Neon Nightlife in Saigon
Written by David McGuinness
I landed in Ho Chi Minh City with my TEFL in a suitcase, a measly $500 in my pocket and some heavy jet-lag that was partly due to the excitement of starting something new. I ran to the gate at Manchester Airport like Bilbo Baggins, going on his unknown adventure with no cares, just fuelled by pure relief that all the goodbye’s were done and my journey could finally commence.
“Man, what have I done leaving England?”
I must admit at this point that although I consider myself an extremely confident person with new surroundings. The first 15 mins of the journey in the cab out of HCMC airport filled me with an overwhelming sense of ambivalence. The mix of atmospheric heat with the chaos on the roads of Saigon hit me like a freight train loaded with rocks. No joke, it was a sense of genuine terror. A real fear of the unknown. “Man, what have I done leaving England?” My only previous trip to Asia once before could not have possibly prepared me for my new chapter I had been so looking forward to for the last eighteen months. On the other hand, I was wide-eyed at the pavements laden with street food sellers, traders and members of the public, all selling bowls of curious meats and vegetables. I will never go hungry again.
On further gazing from the safety of the cab window, I saw the neon lights blinking in competition for local attention for the most unusual of late night business. I didn’t think of it at the time but now reflecting, I never expected that there would be an all night printer and photocopier repair engineer working at midnight fixing your printer problems! Now I know that if you want something done, no matter how insane the idea, there is someone out there in HCMC that will do it for you for a very reasonable price. This was the excitement coming back around toppling my fears. This was going to be a fun way to live!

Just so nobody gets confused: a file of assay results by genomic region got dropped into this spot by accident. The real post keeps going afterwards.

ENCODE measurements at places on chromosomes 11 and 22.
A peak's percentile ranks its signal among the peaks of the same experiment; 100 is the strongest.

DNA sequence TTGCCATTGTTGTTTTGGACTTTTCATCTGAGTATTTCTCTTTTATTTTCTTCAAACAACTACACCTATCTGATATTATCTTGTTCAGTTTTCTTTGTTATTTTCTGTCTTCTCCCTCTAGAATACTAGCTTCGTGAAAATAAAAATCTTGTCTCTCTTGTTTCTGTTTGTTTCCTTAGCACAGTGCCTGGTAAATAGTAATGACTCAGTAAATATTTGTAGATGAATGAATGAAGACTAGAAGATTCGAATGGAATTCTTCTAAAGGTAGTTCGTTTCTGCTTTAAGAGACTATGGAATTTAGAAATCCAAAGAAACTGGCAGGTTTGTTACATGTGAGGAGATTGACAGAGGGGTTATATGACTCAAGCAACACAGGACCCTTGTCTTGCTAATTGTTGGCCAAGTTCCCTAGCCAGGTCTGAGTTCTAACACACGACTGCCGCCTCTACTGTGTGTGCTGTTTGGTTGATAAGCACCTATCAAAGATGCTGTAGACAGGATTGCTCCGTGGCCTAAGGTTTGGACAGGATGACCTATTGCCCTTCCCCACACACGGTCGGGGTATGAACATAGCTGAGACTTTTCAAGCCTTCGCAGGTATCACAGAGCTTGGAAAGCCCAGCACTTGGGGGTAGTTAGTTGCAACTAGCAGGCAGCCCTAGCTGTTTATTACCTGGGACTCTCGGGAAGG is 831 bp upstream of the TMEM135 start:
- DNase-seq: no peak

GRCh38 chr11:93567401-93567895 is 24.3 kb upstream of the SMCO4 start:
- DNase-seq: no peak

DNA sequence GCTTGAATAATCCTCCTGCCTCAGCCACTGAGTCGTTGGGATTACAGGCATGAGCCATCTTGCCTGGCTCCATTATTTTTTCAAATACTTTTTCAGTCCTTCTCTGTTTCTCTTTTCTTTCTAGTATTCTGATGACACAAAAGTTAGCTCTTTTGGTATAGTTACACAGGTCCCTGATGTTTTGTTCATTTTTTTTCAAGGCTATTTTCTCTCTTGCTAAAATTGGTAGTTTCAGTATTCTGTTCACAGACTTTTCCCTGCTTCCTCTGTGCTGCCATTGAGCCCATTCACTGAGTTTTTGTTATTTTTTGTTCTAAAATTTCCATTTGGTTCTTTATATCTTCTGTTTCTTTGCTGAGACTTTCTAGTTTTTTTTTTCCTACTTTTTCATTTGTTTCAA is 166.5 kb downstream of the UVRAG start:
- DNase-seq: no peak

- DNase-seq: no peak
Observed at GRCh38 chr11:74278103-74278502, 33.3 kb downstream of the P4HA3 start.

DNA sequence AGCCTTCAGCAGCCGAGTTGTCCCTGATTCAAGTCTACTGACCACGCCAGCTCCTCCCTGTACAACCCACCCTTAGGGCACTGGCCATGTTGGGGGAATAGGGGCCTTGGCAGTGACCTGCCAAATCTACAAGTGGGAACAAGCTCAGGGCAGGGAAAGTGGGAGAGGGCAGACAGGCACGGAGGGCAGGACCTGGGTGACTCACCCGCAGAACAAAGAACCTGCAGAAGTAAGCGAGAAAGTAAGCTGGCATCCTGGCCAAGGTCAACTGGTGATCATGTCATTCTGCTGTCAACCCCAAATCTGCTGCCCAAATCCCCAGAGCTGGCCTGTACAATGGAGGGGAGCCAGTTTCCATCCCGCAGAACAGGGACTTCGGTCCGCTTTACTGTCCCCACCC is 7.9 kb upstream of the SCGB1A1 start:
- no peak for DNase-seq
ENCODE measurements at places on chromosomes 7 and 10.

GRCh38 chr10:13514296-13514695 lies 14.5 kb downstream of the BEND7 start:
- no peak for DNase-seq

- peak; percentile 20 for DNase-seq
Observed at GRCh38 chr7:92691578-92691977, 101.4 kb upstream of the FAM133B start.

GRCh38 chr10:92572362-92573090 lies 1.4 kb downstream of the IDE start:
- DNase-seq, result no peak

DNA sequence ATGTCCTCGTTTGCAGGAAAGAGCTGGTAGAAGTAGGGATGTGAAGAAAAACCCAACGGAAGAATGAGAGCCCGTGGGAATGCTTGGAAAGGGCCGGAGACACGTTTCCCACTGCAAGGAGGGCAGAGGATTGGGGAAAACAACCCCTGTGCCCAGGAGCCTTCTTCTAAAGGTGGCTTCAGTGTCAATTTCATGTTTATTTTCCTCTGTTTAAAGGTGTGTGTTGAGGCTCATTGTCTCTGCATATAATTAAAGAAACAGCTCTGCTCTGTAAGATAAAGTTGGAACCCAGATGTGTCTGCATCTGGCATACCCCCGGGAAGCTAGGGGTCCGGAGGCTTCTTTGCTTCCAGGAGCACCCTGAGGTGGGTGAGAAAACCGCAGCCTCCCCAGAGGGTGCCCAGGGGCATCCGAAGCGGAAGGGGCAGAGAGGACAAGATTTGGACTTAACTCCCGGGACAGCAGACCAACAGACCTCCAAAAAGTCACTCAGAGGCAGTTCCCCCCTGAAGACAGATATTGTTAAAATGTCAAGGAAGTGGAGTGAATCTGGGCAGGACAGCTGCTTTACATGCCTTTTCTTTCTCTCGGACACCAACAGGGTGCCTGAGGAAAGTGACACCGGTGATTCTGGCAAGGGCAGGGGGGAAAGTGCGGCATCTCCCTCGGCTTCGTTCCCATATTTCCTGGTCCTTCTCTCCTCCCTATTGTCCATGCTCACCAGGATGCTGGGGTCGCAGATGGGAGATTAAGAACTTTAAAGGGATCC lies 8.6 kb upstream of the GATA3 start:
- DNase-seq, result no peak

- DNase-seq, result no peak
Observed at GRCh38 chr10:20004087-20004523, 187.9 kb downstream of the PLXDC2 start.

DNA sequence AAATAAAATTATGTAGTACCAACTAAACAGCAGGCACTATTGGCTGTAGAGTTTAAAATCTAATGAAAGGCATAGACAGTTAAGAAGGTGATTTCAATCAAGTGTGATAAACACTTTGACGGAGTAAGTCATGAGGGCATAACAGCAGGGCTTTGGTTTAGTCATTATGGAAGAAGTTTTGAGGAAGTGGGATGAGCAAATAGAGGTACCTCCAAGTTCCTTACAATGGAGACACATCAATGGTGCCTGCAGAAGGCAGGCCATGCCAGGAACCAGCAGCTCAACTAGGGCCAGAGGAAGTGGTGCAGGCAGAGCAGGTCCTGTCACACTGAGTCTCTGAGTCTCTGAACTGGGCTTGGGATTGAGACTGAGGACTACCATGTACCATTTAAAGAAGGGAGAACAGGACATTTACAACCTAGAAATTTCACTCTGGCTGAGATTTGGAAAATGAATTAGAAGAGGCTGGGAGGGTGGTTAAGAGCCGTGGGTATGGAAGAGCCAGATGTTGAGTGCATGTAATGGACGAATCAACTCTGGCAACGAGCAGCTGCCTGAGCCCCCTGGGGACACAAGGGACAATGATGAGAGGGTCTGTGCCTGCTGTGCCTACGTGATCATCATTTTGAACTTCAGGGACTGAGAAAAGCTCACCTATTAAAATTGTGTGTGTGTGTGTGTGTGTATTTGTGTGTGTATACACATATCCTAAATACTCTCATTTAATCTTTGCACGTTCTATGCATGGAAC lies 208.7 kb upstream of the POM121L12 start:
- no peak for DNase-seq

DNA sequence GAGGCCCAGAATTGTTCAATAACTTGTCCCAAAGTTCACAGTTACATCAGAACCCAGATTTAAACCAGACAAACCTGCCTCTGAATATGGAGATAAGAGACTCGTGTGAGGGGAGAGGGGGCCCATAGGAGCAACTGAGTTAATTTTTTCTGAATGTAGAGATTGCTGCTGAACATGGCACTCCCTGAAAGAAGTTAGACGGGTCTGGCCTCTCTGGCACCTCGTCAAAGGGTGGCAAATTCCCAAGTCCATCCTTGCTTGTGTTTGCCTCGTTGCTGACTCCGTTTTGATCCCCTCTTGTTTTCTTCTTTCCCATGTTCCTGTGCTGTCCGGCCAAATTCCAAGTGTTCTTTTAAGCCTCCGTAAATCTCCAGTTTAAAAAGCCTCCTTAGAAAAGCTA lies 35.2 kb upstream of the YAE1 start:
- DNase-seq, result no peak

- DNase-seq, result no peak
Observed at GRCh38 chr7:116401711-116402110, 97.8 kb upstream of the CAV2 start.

Back in good old Blighty, having coins is just a way of life. It seemed like a sensible idea to bring my wallet with me but found that Vietnam has a note-based currency and my wallet became instantly obsolete with its zip up coin pouch. I felt that perhaps a money clip would be of use instead and while looking on Lazada (Vietnam’s answer to Amazon), I found one with ease.
I didn’t really want something that was just a standard clip but something special, something custom. A friend told me about a metalsmith that he had met recently and that he would be able to make me a clip with some personality. Upon asking what to look for online to get in touch with him, he answered “Oh, that’s simple. Just put into Facebook, ‘I Make Anything Out Of Metal’. That’s the guy.” Maximum enjoyment with the name of his business. No need for a brand, just say you can make anything. Legend status.
My friend gave me another bit of advice. “Facebook is king out here. You can get anything you want on the Marketplace so always start there if you want something. A bike, clothing or even want to rent a flat.” This has been some of the best advice I have had. You really can get anything from Facebook in Vietnam.